any records through JRI even though I have dates for his birth and those of
his siblings and his parents. However, I recently found the birth of his
brother-in-law on JRI. His brother in law was Barney Scher, AKA
Reuben Schonofsky, Rubin Schenfsky, Reuben Shnofsky and ultimately in JRI as
Ruwin Szachnowski.

My question is are there as many different variations of the last name
Adler depending on where in Poland you might happen to be located? If so,
does anyone have any suggestions as to the possible variations?

Thanks in advance,
Sam MacIlroy
Sam.macilroy@...


Russian Translation #poland

Maxwald
 

Translation required >from Russian for these two records. All names and
ages of individuals appreciated including place of birth of persons, if
shown.

Thanking you in anticipation.
Please reply direct.

http://www.jewishgen.org/viewmate/viewmateview.asp?key=16692

http://www.jewishgen.org/viewmate/viewmateview.asp?key=16691

Max Wald
max.wald@...
Researcher 154536

Seeking:
Perkelwald,Mittelberg,Alter,Lewartowski,Nuchowicz,Rozenstein,Tokarski.


JRI Poland #Poland Russian Translation #poland

Maxwald
 

Translation required >from Russian for these two records. All names and
ages of individuals appreciated including place of birth of persons, if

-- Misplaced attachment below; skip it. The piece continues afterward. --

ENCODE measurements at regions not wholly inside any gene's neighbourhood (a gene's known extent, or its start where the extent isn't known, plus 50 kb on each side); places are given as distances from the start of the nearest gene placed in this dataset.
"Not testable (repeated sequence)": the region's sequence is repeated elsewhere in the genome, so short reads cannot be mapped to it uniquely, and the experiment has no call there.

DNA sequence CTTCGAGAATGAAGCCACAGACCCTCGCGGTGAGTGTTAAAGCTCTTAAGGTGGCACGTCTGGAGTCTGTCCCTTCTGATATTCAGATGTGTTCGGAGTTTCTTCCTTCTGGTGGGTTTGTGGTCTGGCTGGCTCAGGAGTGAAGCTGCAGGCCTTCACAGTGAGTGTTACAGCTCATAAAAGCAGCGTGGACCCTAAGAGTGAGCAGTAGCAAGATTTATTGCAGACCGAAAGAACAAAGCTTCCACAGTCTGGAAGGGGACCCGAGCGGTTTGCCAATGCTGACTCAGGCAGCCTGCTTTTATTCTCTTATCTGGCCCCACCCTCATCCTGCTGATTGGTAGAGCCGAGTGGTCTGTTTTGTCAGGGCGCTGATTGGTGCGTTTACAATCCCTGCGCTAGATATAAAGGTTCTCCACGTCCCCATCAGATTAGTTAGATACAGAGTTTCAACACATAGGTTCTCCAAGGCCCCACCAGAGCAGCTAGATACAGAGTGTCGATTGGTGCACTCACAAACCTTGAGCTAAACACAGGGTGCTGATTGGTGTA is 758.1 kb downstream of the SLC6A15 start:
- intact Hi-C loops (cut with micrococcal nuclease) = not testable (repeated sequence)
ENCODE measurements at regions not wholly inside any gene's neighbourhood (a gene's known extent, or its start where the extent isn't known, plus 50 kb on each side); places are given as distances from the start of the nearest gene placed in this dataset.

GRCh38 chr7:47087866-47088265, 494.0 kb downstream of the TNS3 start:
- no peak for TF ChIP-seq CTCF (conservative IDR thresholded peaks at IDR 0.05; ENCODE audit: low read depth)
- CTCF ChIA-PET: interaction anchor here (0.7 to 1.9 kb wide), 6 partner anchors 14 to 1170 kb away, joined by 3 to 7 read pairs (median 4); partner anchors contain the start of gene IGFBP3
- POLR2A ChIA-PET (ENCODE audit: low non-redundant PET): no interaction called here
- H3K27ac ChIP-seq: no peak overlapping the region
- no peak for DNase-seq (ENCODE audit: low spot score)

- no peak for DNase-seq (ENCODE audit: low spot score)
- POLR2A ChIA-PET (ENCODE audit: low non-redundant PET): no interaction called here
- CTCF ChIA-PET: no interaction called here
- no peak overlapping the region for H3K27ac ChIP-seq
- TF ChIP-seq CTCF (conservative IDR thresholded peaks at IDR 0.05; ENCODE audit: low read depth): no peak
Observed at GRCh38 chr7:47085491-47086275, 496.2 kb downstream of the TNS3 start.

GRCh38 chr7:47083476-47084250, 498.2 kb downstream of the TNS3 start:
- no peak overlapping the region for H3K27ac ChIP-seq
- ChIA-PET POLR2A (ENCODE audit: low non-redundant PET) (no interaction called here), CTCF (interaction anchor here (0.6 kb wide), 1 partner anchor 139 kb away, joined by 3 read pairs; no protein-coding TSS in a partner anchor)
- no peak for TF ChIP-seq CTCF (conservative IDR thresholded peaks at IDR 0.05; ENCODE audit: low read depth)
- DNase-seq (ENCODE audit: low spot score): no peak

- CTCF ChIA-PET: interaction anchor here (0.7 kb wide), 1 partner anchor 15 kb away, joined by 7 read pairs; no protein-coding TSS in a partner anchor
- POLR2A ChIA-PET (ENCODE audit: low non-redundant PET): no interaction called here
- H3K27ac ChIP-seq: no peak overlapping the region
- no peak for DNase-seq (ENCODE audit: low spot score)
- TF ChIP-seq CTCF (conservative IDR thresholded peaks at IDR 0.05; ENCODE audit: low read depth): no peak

shown.

Thanking you in anticipation.
Please reply direct.

http://www.jewishgen.org/viewmate/viewmateview.asp?key=16692

http://www.jewishgen.org/viewmate/viewmateview.asp?key=16691

Max Wald
max.wald@...
Researcher 154536

Seeking:
Perkelwald,Mittelberg,Alter,Lewartowski,Nuchowicz,Rozenstein,Tokarski.


Russian Translation #poland

Maxwald
 

Translation required >from Russian for these two records. All names and
ages of individuals appreciated including place of birth of persons, if
shown.

Thanking you in anticipation.
Please reply direct.

http://www.jewishgen.org/viewmate/viewmateview.asp?key=16692

http://www.jewishgen.org/viewmate/viewmateview.asp?key=16691

Max Wald
max.wald@...
Researcher 154536

Seeking:
Perkelwald,Mittelberg,Alter,Lewartowski,Nuchowicz,Rozenstein,Tokarski.


BialyGen: Bialystok Region #Bialystok #Poland Russian Translation #poland

Maxwald
 

Translation required >from Russian for these two records. All names and
ages of individuals appreciated including place of birth of persons, if
shown.

Thanking you in anticipation.
Please reply direct.

http://www.jewishgen.org/viewmate/viewmateview.asp?key=16692

http://www.jewishgen.org/viewmate/viewmateview.asp?key=16691

Max Wald
max.wald@...
Researcher 154536

Seeking: